China's Central Economic Work Conference, a key government committee led by President Xi Jinping that plans and sets the agenda for the broader economy, said Friday that will will cut taxes "significantly" next year, open domestic markets to foreign ownership and implement the consensus achieved on trade with the U.S. from the G20 Summit in Argentina.

The Conference's ambitions for 2019, which were made through statements China's state-controlled Xinhua News Agency Friday, suggest the current tensions in the relationship between Washington and Beijing haven't swayed officials from their larger aim of reforming the world's second-largest economy as it slows in the wake of the damaging trade war that erupted earlier this year.

"Next year will mark the 70th anniversary of the founding of the new China," Xinhua reported following the two-day meeting in Beijing. "Handling economic work well is to be of paramount importance", adding that ""the consensus reached between the Chinese and U.S. leaders in Argentina has to be implemented for the purposes of making progress on Sino-US economic and trade negotiations."

The Conference also said government fiscal policy would be "proactive" next year, suggesting a tax cut that would top the 1.3 trillion yuan ($188 billion) reduction put in place earlier this year. Monetary policy from the People's Bank of China should be "prudent", the Committee said, with an appropriate balance between tightening and loosening, raising the prospect of a cut in benchmark interest rates or the reserve requirement ratio next year.

Stocks in Asia followed Wall Street lower Friday, with Japan's Nikkei 225 slumping to a 15-month low as the yen strengthened against the sliding greenback, while China's tech-focused CSI 300 fell 1.24%, adding to the $2.3 trillion in lost market value for domestic stocks this year, following charges by U.S prosecutors against two Chinese nationals for hacking key government agencies and a broader statement that accused Beijing of economic espionage.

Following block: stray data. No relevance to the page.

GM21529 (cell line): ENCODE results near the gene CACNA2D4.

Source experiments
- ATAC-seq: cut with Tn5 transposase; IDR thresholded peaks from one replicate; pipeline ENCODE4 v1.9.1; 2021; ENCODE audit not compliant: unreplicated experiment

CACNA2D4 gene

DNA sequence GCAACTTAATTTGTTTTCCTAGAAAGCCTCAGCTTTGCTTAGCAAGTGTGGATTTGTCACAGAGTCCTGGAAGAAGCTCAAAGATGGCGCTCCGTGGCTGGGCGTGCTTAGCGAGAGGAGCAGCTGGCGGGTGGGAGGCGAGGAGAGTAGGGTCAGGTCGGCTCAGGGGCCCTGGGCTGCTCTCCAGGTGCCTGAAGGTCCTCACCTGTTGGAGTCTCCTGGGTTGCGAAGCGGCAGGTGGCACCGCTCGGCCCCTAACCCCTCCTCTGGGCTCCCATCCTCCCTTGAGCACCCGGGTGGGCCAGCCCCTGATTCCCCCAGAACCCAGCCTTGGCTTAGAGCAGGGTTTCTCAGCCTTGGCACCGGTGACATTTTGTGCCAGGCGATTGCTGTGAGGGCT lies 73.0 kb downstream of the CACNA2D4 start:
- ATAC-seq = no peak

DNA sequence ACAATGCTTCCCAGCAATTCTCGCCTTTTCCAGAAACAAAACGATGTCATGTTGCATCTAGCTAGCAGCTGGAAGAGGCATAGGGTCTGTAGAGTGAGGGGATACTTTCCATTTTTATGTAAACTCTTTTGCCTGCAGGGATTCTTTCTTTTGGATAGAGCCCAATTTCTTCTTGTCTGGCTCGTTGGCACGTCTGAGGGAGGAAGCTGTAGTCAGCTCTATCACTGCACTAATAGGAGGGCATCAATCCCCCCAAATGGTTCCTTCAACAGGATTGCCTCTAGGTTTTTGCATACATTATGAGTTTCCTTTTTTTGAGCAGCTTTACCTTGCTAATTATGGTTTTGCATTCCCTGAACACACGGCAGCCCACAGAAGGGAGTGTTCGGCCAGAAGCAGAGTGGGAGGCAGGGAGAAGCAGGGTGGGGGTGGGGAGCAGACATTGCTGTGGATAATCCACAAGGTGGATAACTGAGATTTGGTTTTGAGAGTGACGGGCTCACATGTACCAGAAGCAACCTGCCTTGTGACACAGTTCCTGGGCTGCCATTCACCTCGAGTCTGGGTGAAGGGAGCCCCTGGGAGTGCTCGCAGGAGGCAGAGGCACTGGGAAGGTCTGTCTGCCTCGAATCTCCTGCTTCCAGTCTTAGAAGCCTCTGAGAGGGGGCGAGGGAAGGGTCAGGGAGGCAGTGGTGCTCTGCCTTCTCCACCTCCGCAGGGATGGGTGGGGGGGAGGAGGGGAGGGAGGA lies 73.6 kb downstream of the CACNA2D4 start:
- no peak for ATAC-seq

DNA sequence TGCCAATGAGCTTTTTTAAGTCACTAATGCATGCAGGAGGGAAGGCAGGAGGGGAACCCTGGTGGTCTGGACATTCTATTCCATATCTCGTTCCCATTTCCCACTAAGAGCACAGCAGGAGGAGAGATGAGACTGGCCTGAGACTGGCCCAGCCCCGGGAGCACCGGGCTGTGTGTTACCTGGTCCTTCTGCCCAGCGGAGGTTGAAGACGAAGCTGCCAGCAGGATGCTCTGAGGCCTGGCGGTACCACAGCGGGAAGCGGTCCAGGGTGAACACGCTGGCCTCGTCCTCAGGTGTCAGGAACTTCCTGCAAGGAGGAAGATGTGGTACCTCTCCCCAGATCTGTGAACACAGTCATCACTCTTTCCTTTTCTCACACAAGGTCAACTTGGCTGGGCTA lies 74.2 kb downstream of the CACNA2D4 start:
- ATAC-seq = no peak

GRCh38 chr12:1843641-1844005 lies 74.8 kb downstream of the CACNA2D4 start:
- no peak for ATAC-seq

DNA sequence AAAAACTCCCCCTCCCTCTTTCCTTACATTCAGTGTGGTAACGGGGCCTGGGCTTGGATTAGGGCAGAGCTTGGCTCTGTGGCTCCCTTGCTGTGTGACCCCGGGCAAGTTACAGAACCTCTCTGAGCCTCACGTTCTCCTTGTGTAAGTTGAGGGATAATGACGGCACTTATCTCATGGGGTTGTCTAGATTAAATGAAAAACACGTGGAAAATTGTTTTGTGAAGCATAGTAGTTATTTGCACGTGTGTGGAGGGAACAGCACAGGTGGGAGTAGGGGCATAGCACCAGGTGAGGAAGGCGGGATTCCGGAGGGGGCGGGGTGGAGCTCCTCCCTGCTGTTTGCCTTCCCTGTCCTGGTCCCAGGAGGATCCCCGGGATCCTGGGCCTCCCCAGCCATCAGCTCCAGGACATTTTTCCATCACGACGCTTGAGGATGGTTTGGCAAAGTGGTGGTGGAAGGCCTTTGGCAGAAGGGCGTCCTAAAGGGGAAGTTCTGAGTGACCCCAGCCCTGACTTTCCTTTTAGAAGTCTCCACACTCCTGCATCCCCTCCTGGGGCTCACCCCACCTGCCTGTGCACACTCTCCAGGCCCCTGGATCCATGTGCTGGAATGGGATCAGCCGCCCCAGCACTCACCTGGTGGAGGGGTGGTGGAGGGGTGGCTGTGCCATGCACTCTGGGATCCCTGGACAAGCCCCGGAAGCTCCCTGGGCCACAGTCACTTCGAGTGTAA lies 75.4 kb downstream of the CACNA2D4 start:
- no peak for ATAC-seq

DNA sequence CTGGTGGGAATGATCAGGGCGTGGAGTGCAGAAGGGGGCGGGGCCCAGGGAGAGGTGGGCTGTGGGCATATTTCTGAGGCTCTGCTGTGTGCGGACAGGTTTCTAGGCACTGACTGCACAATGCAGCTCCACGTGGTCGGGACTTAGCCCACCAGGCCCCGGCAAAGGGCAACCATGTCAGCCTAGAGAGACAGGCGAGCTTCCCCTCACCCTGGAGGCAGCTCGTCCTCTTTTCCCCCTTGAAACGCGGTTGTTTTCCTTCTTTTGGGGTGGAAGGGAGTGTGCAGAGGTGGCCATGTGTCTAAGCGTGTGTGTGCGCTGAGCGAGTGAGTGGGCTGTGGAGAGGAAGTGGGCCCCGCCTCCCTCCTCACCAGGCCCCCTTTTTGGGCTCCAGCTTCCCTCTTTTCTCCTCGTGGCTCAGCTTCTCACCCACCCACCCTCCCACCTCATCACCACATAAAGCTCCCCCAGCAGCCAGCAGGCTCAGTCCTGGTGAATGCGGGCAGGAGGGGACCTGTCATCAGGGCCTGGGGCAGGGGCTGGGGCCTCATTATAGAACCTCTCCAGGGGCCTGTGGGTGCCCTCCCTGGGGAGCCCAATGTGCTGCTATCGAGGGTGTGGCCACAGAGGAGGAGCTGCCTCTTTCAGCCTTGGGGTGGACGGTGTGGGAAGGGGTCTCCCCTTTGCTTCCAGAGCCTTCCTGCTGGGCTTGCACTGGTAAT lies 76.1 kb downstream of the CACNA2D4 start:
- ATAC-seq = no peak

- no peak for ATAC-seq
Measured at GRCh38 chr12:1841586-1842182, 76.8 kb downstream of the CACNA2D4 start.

"No country poses a broader, more severe long-term threat to our nation's economy and cyber infrastructure than China," said FBI Director Chris Wray. "China's goal, simply put, is to replace the U.S. as the world's leading superpower, and they're using illegal methods to get there."

The move by U.S. officials to charge the two Chinese men, and the arrest earlier this month of Huawei CFO Meng Wanzhou on charges she helped companies evade U.S. sanctions on Iran, had raised an earlier risk that Beijing would hit back with restrictive policies of its own as the two countries hammer out a broader trade agreement following the Buenos Aires meeting between Presidents Donald Trump and Xi Jinping.

However, the Conference today said China would not only ease rules on foreign business ownership, but it would also promote their broader interests, specifically citing the sensitive issue of intellectual property rights. State media also said Xi "calmly and appropriately handled Sino-U.S. tensions on economy and trade"

China's economy grew 6.5% in the three months ending in September, the slowest since the global financial crisis and down from a 6.7% pace over the second quarter, while industrial output for the final month of the quarter rose 5.8%, both figures falling shy of analysts' forecast, with former representing the weakest advance since 2009.